Major corporations, business groups come out against proposed Texas voting law


A slew of major companies and business groups came out swinging Tuesday against proposed voting restrictions being considered by the state legislature in Texas, which has emerged as the latest battleground over voting rights following last year's election. 

More than 52 companies and business leaders, including Microsoft and American Airlines, signed on to a letter opposing any new voting restrictions, though it did not specifically site two pieces of legislation being debated in Austin.

“Freedom is preserved in our democracy when we hold free and fair elections that protect the fundamental rights of all Texans. We believe that Texas elections should be convenient, transparent, and secure. We believe the right to vote is sacred. When more people participate in our democratic process, we will all prosper,” the group wrote in an open letter published under the banner of Fair Elections Texas. 

“We stand together, as a nonpartisan coalition, calling on all elected leaders in Texas to support reforms that make democracy more accessible and oppose any changes that would restrict eligible voters’ access to the ballot. We urge business and civic leaders to join us as we call upon lawmakers to uphold our ever elusive core democratic principle: equality,” the group added. 

In a separate letter, more than 100 Houston executives explicitly targeted the Texas bill, likening it to “voter suppression.” 

The executives, who represent a breakaway group of the Greater Houston Partnership, specifically voiced concerns over provisions that would move polling places out of the heart of Houston, curtail extended voting hours and drive-thru voting, bolster the powers of partisan poll watchers, and more. 

“These provisions, among others, will inevitably damage our competitiveness in attracting businesses and workers to Houston,” they wrote in a letter to Texas House Speaker Dade Phelan (R). “Especially as we aim to attract major conferences and sporting events, including the FIFIA World Cup, voter suppression is a stain on our reputation that could cost our region millions of dollars.”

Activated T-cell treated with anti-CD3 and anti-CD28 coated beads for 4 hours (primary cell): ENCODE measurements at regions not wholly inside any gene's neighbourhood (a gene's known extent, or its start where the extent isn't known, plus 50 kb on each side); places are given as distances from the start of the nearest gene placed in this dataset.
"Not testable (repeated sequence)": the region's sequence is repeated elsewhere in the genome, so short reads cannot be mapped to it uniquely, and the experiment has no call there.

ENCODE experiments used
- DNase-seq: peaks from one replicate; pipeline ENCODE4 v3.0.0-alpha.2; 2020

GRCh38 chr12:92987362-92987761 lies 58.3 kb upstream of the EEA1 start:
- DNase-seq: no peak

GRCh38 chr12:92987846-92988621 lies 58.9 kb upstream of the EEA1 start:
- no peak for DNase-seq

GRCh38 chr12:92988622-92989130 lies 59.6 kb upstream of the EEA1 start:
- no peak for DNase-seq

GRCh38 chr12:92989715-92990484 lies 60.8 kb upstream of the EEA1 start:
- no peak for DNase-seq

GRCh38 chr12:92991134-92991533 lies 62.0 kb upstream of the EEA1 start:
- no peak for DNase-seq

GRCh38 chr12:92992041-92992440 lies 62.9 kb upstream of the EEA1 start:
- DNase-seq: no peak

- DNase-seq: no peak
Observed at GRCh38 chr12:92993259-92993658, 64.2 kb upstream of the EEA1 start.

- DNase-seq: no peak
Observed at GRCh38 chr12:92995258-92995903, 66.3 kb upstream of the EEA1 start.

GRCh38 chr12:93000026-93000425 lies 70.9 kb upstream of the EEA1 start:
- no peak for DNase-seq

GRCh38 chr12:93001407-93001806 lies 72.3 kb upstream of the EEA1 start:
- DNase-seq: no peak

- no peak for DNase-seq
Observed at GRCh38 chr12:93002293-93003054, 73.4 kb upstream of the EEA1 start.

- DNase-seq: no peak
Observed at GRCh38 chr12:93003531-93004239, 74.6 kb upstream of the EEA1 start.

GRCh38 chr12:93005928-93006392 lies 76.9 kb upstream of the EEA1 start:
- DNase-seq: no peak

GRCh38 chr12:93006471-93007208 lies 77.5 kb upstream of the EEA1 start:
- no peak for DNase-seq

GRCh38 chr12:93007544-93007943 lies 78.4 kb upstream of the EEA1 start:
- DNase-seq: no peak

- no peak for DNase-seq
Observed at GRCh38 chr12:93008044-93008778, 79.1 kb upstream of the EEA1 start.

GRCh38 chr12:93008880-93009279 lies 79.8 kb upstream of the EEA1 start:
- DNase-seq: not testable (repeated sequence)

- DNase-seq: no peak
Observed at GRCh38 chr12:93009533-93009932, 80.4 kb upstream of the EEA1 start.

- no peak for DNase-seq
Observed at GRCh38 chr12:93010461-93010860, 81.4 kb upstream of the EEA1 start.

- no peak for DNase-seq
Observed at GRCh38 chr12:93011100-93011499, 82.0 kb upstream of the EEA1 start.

The two letters mark the firmest corporate pushback so far to the voting restriction bills, which are being weighed after Georgia sparked national debate when it signed voting restrictions into law earlier this year.

Corporations in Georgia were criticized for not coming out against the limitations before they became law, a scenario the companies in Tuesday’s letters appear to be trying to avoid.

Prior to Tuesday, American Airlines and Dell Technologies were the only major corporations to officially oppose the restrictions.

Among the limitations included in the Texas bills are restrictions on extended early voting hours, bans on drive-thru voting, prohibitions on local election officials automatically sending vote-by-mail applications to voters and a requirement of a doctor’s note for Texans with disabilities who are requesting to vote by mail. 

Beyond Georgia and Texas, Florida is also pushing forward with a new bill that would limit voting by mail and the use of drop boxes and prevent people from helping those waiting in line to vote, among other things.

The debate over the restrictions has opened a new divide between businesses and Republicans, with several members of the GOP saying the criticism is being fueled by ties between Democrats and the corporations.

“If you look at the CEOs of the Fortune 100, there are very, very few who you could even plausibly characterize as right of center,” Sen. Ted Cruz (R-Texas) told High Plains Pundit. “They are almost uniformly Democrat. And they have made the decision to enlist their companies in the political agenda of today’s Democratic Party, which is controlled right now by the radical left.”

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